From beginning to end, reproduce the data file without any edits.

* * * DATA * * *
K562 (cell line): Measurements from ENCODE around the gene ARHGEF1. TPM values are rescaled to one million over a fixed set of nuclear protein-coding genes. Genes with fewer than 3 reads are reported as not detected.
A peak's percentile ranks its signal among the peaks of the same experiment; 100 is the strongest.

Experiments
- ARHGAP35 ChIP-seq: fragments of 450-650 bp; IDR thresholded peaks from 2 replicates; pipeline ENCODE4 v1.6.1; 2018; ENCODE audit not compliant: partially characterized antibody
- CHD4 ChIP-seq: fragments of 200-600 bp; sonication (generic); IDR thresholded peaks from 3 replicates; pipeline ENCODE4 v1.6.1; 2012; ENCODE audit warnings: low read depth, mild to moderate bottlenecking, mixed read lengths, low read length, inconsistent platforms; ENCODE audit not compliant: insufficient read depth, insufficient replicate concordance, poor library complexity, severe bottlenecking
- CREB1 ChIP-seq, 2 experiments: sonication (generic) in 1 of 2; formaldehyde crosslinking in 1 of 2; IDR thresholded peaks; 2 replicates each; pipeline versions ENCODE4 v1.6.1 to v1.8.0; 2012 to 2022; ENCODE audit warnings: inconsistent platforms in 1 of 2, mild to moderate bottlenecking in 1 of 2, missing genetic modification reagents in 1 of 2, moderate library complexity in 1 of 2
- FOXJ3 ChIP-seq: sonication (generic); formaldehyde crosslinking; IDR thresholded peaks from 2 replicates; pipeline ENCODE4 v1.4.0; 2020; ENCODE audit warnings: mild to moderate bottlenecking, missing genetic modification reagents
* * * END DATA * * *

K562 (cell line): Measurements from ENCODE around the gene ARHGEF1. TPM values are rescaled to one million over a fixed set of nuclear protein-coding genes. Genes with fewer than 3 reads are reported as not detected.
A peak's percentile ranks its signal among the peaks of the same experiment; 100 is the strongest.

Experiments
- ARHGAP35 ChIP-seq: fragments of 450-650 bp; IDR thresholded peaks from 2 replicates; pipeline ENCODE4 v1.6.1; 2018; ENCODE audit not compliant: partially characterized antibody
- CHD4 ChIP-seq: fragments of 200-600 bp; sonication (generic); IDR thresholded peaks from 3 replicates; pipeline ENCODE4 v1.6.1; 2012; ENCODE audit warnings: low read depth, mild to moderate bottlenecking, mixed read lengths, low read length, inconsistent platforms; ENCODE audit not compliant: insufficient read depth, insufficient replicate concordance, poor library complexity, severe bottlenecking
- CREB1 ChIP-seq, 2 experiments: sonication (generic) in 1 of 2; formaldehyde crosslinking in 1 of 2; IDR thresholded peaks; 2 replicates each; pipeline versions ENCODE4 v1.6.1 to v1.8.0; 2012 to 2022; ENCODE audit warnings: inconsistent platforms in 1 of 2, mild to moderate bottlenecking in 1 of 2, missing genetic modification reagents in 1 of 2, moderate library complexity in 1 of 2
- FOXJ3 ChIP-seq: sonication (generic); formaldehyde crosslinking; IDR thresholded peaks from 2 replicates; pipeline ENCODE4 v1.4.0; 2020; ENCODE audit warnings: mild to moderate bottlenecking, missing genetic modification reagents